How we compost

You'll find different types of composting methods across our sites, and different piles are used differently. Generally they fall into one of 3 categories. This page explains how we do it, and how you can do it at home, too. 

Add-as-it-comes piles

This is usually how we use the plastic composters. As long as materials are cut small and mixed well, we can keep adding. 

Build-in-one-go piles

We have 2 of these piles - one in the Peace Garden to make use of all the leaf mulch, and one on Edward Street. Once they're assembled, they're no longer added to. 

Store-in-between piles

During the season, we store composting materials we'll use later to assemble piles. There's a great leaf cage on Edward Street that stores the swimming pool sized amount of leaves we get in autumn, ready to be mixed up with other materials as needed. 

Golden rules for composting

1 - No meat, nothing cooked

Do not add any cooked food to your compost. Other things that cannot go on your heap are:

Tea bags and coffee grounds are fine, of course. 

2 - Chop bigger things up

Woody items decay slowly. We recommend you chop things up using secateurs or a shredder if you have one. If you add paper or cardboard to your pile, tear it into smaller peaces first.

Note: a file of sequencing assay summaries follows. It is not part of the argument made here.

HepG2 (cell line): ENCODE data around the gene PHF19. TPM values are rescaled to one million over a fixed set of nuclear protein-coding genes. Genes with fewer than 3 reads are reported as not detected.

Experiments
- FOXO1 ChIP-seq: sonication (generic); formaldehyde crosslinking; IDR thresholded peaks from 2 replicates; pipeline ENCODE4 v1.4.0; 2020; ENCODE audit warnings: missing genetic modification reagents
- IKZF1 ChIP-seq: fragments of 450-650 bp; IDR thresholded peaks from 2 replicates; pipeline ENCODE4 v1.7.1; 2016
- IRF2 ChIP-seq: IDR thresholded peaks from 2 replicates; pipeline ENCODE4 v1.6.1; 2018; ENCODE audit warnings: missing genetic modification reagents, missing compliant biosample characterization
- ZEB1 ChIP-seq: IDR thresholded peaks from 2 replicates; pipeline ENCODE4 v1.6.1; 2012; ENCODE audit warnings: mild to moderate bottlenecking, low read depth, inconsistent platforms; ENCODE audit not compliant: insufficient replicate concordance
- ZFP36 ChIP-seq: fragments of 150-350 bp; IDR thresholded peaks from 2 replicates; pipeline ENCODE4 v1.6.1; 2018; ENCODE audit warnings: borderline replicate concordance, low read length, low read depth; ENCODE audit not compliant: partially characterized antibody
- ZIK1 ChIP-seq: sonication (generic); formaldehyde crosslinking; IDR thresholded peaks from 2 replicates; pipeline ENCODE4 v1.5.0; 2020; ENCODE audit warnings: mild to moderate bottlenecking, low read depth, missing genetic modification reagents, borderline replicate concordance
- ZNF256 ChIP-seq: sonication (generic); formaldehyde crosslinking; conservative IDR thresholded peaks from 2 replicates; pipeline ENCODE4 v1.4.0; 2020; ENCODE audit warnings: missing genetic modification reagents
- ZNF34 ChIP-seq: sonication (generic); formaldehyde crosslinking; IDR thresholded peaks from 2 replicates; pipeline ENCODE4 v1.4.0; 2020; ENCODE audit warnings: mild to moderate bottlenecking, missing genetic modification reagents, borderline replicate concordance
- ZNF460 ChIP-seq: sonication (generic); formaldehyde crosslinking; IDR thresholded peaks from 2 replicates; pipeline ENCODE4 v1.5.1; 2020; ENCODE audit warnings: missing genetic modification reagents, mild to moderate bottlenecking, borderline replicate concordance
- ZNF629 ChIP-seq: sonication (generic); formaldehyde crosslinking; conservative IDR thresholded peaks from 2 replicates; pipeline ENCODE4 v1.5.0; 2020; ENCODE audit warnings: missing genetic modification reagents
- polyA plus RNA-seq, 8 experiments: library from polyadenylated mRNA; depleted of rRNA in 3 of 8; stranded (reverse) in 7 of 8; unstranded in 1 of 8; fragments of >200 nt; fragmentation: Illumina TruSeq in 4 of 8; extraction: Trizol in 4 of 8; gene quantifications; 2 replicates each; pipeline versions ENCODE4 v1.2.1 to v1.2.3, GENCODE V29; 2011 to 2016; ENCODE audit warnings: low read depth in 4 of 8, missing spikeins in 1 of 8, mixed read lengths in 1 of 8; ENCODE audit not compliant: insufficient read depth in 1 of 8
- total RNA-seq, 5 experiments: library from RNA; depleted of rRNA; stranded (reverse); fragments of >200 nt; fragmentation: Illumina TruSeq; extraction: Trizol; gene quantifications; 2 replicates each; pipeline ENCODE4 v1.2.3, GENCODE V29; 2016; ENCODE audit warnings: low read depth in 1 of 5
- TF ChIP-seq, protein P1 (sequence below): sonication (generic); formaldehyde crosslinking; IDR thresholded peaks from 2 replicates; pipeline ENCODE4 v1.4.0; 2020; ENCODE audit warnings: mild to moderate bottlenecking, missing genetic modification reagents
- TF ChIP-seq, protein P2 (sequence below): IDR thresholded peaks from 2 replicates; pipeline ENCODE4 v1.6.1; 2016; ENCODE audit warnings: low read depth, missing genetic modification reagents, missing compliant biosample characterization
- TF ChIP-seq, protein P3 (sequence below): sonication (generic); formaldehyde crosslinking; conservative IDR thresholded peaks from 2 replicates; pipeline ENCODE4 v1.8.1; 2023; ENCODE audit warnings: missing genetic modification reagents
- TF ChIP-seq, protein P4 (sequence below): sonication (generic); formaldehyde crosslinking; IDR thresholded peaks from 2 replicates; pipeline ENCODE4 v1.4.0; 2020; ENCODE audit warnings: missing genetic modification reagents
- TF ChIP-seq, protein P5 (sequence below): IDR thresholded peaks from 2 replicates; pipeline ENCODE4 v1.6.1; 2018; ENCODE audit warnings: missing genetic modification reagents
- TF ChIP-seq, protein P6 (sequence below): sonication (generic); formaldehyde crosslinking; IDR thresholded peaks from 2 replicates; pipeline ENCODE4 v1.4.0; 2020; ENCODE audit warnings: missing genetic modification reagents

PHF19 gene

3 - Mix it up and make sure it's got air

It’s important to get a good mix of ‘browns’ and ‘greens’ at roughly equal amounts. Think of creating a ‘compost lasagne’. 

Grass clippings on their own will decay into a smelly mess, so do not lay them on too thickly. Older and tougher plant material is slower to rot but gives body to the compost. 

If your compost seems compacted, give it a good stir with an old garden fork once in a while. Adding the odd twiggy branch also helps introducing air to the pile. 

Compost from the professionals

We make some, but not all, of our own compost. We've been lucky to receive a donation from the professional composters. Material Change near Bedford compost the stuff from Luton Council's brown bin collection - so your garden waste.